- A story where the bad guy is vanquished and everyone lives happily ever after might leave a reader unsatisfied if the subtext led them to believe the hero longed for something else.
- A story with a theme about standing up for ourselves might leave the reader with an impression that the character failed if the resolution involved them being saved by another or being passive in any way.
- A story with the strongest, most kick*ss character imaginable might still create a “too stupid to live” impression if the character’s choices or motivations seem lame.
- A story with a romance triangle could leave readers unhappy if the subtext in the character interactions make the other choice look like a better match.
Personally, I love finding this stuff in others’ stories (that’s half the reason I decided to start offering editing services), but that doesn’t mean I can see all these messages in my own work. We need an outsider’s opinion—a beta reader and/or a developmental editor—to help us identify these mismatches between our intentions and what the subtext says to readers.
Subtext, Reader Expectations, and Broken Promises
We’ve heard that we need to keep the promises we make to readers, and in general, that’s great advice for creating happy readers. However, sometimes our story can make promises we’re not consciously aware of. Those promises are often formed in the subconscious expectations readers gather from the subtext.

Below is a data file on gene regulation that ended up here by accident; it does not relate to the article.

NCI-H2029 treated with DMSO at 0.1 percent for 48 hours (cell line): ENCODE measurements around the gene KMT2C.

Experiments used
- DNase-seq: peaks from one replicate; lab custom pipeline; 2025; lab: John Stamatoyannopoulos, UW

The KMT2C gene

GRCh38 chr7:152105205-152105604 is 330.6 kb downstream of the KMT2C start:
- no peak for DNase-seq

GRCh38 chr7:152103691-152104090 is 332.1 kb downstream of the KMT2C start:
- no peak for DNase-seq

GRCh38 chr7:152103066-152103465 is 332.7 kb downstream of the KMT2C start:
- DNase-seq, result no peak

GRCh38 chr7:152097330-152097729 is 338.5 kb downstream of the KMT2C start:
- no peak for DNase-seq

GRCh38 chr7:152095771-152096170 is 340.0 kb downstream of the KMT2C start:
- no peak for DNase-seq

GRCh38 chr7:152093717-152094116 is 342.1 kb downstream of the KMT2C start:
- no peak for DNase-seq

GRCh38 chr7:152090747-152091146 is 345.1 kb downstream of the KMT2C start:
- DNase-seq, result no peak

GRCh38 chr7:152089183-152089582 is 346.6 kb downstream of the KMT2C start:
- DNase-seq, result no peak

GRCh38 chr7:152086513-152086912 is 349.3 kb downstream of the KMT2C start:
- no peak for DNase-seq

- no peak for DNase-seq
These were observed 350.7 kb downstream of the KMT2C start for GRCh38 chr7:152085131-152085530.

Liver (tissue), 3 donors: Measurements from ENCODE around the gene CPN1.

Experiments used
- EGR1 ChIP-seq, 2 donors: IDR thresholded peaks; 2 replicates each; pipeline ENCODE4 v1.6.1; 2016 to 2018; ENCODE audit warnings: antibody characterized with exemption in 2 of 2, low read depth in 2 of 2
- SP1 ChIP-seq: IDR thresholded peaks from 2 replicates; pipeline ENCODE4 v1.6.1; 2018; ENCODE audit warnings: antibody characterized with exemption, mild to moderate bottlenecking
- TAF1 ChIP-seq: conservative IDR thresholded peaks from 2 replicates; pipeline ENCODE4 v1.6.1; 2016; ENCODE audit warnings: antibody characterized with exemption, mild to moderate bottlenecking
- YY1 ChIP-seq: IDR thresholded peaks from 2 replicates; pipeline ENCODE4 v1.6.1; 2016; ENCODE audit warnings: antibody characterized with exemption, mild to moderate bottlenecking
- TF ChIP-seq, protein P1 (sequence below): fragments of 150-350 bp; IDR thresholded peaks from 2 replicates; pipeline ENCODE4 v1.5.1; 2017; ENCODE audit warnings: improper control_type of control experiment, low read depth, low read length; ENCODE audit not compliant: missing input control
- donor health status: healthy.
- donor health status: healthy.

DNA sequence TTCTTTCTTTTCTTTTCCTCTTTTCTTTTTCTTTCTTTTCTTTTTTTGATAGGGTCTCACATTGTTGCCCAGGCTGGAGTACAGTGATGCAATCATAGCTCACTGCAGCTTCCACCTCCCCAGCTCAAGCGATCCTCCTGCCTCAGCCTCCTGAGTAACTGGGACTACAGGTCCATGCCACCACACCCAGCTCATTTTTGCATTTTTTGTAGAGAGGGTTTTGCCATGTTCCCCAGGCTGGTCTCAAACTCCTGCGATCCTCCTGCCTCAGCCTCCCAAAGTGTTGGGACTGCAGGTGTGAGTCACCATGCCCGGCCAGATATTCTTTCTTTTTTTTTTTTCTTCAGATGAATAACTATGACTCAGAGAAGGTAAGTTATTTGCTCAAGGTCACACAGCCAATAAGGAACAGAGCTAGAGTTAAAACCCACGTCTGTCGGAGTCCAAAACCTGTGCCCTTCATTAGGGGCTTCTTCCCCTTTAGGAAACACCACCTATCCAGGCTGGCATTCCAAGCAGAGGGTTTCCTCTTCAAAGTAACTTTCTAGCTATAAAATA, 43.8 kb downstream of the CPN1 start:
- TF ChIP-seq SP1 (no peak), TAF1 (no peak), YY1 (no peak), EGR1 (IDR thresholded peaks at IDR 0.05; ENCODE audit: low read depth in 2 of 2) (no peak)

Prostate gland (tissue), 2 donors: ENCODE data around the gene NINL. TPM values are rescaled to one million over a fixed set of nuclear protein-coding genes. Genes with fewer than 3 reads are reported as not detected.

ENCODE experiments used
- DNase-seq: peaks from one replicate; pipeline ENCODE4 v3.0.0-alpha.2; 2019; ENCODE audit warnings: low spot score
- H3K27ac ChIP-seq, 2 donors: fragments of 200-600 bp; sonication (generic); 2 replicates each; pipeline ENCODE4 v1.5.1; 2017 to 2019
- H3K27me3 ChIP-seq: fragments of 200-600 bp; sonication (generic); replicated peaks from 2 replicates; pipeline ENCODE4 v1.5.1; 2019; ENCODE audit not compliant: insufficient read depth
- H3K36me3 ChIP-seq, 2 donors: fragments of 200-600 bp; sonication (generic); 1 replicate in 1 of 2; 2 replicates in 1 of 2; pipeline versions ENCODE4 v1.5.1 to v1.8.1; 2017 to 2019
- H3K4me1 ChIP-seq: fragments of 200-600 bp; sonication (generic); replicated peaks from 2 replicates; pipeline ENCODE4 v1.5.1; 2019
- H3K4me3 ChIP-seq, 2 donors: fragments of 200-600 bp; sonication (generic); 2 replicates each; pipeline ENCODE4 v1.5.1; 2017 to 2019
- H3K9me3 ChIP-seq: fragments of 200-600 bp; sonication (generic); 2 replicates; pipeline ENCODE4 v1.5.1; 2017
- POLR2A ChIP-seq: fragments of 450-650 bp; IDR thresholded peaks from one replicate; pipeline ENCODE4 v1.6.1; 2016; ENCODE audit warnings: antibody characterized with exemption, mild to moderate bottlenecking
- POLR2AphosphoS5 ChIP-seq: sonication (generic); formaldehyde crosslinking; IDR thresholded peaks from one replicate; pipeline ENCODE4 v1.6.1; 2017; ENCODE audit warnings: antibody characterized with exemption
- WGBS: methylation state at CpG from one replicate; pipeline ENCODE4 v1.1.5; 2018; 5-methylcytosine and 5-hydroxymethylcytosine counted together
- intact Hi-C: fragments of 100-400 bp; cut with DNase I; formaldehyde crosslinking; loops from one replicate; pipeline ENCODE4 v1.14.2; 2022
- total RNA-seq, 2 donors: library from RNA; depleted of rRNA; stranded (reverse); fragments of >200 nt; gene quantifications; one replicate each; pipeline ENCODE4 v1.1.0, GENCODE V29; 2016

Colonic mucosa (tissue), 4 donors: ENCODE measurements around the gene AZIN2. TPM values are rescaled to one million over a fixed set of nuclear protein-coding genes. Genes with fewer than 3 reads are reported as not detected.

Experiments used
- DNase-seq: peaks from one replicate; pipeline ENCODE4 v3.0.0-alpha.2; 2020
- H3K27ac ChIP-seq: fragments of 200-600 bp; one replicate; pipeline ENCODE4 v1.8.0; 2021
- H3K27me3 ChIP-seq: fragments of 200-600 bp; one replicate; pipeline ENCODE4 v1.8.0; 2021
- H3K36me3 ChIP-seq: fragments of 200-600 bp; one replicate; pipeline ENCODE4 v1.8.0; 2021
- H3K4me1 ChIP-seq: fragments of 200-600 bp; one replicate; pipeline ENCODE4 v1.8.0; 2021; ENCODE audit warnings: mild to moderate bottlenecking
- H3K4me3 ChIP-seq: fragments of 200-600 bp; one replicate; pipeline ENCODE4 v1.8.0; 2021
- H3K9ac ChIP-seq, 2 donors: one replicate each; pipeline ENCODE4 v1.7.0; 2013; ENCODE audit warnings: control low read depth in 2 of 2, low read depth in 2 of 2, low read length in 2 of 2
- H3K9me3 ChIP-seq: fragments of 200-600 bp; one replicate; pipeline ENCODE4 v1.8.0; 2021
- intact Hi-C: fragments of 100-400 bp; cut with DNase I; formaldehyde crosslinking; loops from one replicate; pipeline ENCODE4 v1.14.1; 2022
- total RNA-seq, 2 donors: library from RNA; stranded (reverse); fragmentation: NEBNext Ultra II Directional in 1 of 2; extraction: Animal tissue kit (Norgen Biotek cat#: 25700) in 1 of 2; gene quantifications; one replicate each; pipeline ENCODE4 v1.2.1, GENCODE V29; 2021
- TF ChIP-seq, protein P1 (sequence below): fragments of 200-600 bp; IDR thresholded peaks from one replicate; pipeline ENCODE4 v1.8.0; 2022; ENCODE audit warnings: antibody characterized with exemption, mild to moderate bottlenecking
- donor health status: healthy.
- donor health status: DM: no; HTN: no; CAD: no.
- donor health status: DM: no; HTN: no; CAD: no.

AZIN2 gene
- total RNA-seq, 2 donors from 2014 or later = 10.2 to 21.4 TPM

“This story will have a happy/sad ending.”
“The character will/won’t get what they want by the end.”
“The character won’t get what they want, but they’ll get what they need.”
“The theme of X means Y will/won’t happen.”
The advice about keeping promises isn’t to say that we have to keep every promise created from the subtext. Sometimes an obstacle the reader didn’t see coming—death of a character, plot twist, etc.—is exactly what the story needs. But it’s good for us to be aware of these subtextual promises so we can choose how to integrate them into the story.
On some level, everything we write adds up to the big picture of the story in the reader’s mind. The most beautiful prose in the world won’t do any good if the story we think we’re telling isn’t anywhere close to what the reader is reading.
The more we’re aware of our story’s subtext, the better we can judge if readers are coming away with the impression we want. Even if that impression manipulates them into being surprised by things they didn’t see coming. *smile*
Are you able to see the subtext in your own stories? What about in others’ stories? How else have you seen subtext hide messages? What other ways could mismatched subtext lead to reader disappointment? Can you think of any examples of stories with “broken” subtext?Pin It